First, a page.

What is VMware Fusion?
It gives Mac users the power to run Windows on Mac along with hundreds of other operating systems side by side with Mac applications, without rebooting. It is simple enough for home users and powerful enough for IT professionals, developers and businesses.
VMware Fusion is a tool in the Virtualization Platform category of a tech stack.
Who uses VMware Fusion?
5 companies reportedly use VMware Fusion in their tech stacks, including Code Foundries, Tokopedia, and LIVE IT Platform.
13 developers on StackShare have stated that they use VMware Fusion.
Why developers like VMware Fusion?
Here’s a list of reasons why companies and developers use VMware Fusion
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VMware Fusion Alternatives & Comparisons
What are some alternatives to VMware Fusion?
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VirtualBox is a powerful x86 and AMD64/Intel64 virtualization product for enterprise as well as home use. Not only is VirtualBox an extremely feature rich, high performance product for enterprise customers, it is also the only professional solution that is freely available as Open Source Software under the terms of the GNU General Public License (GPL) version 2.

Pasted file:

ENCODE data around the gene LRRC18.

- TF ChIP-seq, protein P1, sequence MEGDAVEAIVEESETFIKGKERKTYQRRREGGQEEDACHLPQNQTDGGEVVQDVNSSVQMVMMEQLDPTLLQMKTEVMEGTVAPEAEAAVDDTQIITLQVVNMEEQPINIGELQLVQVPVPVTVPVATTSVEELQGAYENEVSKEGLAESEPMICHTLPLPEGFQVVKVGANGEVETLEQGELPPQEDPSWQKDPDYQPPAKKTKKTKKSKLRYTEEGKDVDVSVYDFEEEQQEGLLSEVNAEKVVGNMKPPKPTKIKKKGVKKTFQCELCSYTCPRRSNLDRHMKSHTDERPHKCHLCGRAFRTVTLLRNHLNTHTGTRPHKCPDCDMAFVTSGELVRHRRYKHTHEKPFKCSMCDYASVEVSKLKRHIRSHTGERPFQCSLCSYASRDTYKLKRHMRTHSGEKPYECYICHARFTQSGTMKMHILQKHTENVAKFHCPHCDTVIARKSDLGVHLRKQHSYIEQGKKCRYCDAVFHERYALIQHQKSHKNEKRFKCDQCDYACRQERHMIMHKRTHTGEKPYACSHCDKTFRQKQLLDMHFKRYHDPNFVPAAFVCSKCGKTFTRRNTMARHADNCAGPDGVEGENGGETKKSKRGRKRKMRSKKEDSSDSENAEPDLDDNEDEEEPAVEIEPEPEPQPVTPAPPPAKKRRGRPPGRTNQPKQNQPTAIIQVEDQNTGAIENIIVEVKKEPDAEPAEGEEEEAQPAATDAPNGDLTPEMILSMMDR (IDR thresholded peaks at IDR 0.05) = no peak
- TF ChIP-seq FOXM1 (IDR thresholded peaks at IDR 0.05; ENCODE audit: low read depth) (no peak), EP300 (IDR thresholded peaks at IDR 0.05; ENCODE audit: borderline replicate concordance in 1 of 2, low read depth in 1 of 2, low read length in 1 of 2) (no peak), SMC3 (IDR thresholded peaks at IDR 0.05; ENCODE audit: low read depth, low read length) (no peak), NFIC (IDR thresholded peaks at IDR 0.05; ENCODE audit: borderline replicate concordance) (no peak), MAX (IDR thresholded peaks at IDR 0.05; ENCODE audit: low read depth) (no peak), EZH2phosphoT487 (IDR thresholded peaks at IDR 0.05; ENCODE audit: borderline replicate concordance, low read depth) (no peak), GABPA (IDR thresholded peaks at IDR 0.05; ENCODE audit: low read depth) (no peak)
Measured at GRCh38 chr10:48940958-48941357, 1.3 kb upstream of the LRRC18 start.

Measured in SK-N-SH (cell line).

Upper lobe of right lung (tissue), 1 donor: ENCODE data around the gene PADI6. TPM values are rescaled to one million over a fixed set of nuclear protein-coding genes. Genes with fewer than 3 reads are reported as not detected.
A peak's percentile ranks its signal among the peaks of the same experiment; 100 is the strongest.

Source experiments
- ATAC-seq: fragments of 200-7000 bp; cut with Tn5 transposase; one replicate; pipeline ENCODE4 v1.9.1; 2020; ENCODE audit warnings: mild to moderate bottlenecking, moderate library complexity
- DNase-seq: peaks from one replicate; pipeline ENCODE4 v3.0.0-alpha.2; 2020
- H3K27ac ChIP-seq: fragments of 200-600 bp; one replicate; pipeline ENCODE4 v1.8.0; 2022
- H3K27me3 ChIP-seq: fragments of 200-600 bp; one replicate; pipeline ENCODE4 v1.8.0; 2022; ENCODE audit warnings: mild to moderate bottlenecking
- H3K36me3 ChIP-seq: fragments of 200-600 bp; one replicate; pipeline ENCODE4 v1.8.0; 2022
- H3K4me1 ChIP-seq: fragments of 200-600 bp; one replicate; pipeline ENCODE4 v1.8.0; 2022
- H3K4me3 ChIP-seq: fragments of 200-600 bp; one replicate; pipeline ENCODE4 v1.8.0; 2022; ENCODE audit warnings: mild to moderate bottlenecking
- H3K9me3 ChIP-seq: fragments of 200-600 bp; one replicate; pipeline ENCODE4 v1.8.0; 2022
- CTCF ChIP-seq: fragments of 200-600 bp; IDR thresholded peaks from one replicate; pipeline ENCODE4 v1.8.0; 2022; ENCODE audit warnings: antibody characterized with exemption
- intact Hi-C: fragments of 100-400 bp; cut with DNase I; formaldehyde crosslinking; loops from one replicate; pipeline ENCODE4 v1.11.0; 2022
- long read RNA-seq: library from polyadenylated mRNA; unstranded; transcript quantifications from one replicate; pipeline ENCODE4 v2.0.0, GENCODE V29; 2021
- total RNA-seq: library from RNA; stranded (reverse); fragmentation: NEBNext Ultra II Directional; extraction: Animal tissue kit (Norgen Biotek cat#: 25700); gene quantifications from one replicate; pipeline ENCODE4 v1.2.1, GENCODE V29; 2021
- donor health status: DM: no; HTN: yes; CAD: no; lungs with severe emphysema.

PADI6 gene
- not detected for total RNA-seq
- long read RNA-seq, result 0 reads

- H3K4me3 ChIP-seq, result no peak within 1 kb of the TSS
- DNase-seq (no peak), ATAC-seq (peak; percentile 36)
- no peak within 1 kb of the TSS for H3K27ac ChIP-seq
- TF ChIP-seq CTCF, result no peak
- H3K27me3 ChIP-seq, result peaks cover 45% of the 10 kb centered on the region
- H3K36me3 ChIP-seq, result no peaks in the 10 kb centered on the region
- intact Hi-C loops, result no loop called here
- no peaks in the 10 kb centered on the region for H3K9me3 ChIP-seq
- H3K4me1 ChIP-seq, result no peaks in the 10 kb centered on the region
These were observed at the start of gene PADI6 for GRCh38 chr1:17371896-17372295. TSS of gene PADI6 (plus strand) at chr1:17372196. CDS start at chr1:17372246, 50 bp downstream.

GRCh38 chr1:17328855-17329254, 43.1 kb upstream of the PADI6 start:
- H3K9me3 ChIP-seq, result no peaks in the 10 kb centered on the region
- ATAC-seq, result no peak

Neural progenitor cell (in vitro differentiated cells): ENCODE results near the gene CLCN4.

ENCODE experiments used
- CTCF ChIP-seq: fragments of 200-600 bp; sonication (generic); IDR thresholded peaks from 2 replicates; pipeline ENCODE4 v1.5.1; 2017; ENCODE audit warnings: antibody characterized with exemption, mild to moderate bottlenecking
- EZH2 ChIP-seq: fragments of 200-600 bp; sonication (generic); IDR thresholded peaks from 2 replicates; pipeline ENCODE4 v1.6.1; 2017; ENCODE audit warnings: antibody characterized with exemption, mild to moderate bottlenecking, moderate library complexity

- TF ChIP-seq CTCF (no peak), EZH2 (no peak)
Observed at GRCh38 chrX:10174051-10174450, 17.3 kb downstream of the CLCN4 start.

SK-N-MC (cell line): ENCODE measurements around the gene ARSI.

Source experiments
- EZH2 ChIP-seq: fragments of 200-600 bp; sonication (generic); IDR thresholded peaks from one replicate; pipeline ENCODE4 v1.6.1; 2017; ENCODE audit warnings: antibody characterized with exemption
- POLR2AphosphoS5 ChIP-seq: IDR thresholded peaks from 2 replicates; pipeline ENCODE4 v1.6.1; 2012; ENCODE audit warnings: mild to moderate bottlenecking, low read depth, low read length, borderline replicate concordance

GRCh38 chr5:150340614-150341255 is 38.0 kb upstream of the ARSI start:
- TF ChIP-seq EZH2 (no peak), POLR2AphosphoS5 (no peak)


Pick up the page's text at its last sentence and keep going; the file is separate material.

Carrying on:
vSphere is the world’s leading server virtualization platform. Run fewer servers and reduce capital and operating costs using VMware vSphere to build a cloud computing infrastructure.
KVM (for Kernel-based Virtual Machine) is a full virtualization solution for Linux on x86 hardware containing virtualization extensions (Intel VT or AMD-V).
It is a complete open-source platform for all-inclusive enterprise virtualization that tightly integrates KVM hypervisor and LXC containers, software-defined storage and networking functionality on a single platform, and easily manages high availability clusters and disaster recovery tools with the built-in web management interface.
When used as a machine emulator, it can run OSes and programs made for one machine (e.g. an ARM board) on a different machine (e.g. your own PC). By using dynamic translation, it achieves very good performance. When used as a virtualizer, it achieves near native performance by executing the guest code directly on the host CPU. it supports virtualization when executing under the Xen hypervisor or using the KVM kernel module in Linux. When using KVM, it can virtualize x86, server and embedded PowerPC, 64-bit POWER, S390, 32-bit and 64-bit ARM, and MIPS guests.